Current reporting suggests that Matt Rhule will return to coach the Carolina Panthers if he can hire a “rock star” offensive coordinator. The following will be a list of candidates to whom the Panthers have been publicly linked. In other words, this won’t be our speculation, just an analysis of the guys they have been talking to. One that has emerged in candidates so far is that they all have a significant degree of NFL and/or head coaching experience. Another theme is that many of them have underwhelming resumes. In a search for rock stars, we’re keeping our fingers crossed that some of these guys are just the warm up act.
Meet the mind behind such big names as Andrew Luck, Justin Herbert, and David Mills. Sort of. Hamilton coached Luck in both college and the NFL and was the quarterbacks coach for Herbert’s breakout rookie season in 2020. He has also done an admirable job with a rough situation as quarterbacks coach for the Houston Texans this season. He helped navigate rookie David Mills to an OK season in spite of expectations, that’s no mean feat.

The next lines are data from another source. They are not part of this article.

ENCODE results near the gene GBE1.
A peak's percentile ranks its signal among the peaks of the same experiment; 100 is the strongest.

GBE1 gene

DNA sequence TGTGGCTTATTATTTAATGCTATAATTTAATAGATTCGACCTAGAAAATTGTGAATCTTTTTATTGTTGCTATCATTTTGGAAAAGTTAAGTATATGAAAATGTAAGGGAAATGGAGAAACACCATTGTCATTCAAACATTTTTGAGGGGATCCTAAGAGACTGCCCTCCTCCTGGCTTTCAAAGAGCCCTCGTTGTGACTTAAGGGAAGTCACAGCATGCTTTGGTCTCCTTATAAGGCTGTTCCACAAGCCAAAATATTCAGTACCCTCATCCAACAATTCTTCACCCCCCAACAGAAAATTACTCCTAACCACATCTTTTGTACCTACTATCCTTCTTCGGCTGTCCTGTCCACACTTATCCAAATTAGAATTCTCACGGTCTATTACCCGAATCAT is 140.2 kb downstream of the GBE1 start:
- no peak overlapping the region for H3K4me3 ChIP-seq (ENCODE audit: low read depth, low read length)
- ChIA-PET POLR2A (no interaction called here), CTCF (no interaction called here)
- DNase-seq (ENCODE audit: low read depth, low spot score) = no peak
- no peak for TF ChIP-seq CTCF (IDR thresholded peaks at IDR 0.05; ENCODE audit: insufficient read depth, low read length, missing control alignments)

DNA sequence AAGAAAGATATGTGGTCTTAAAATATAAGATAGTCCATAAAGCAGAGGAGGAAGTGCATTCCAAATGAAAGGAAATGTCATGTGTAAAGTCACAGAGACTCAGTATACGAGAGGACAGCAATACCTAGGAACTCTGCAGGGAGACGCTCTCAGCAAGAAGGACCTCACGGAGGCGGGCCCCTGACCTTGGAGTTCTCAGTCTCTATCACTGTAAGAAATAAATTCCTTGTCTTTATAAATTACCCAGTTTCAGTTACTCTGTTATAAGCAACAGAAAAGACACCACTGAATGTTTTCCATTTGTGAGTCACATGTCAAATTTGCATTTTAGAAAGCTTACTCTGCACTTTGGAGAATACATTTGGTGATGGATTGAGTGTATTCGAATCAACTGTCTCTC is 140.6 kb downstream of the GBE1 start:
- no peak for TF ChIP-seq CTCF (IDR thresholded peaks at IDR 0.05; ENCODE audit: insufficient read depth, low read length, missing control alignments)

Head coaching experience: DC Defenders, XFL (2020)
Hamilton went 3-2 in the short lived 2020 XFL season as the head coach and general manager of the DC Defenders. He also has had “assistant head coach” included in his titles with the Cleveland Browns(2016) and Michigan Wolverines (2017-2018).
Rock star potential
This is not the strongest head coaching resume on this list, at least in terms of experience. Hamilton does have 24 years of coaching experience, including 13 in the NFL. It is unclear if he has benefited from super star quarterbacks that have fallen into his lap or if he has been an integral part of building guys like Luck and Herbert into who they are (/were).
One way of looking at his experience is that he has never coached anywhere for longer than three seasons. His transitions have been both because of promotions and firings. Regardless, he has yet to demonstrate the sustained success expected out of Rhule’s seven season contract. Hamilton represents the biggest unknown on this list, but also possibly the biggest reward for a team in search of something—anything—to boost their quarterback play.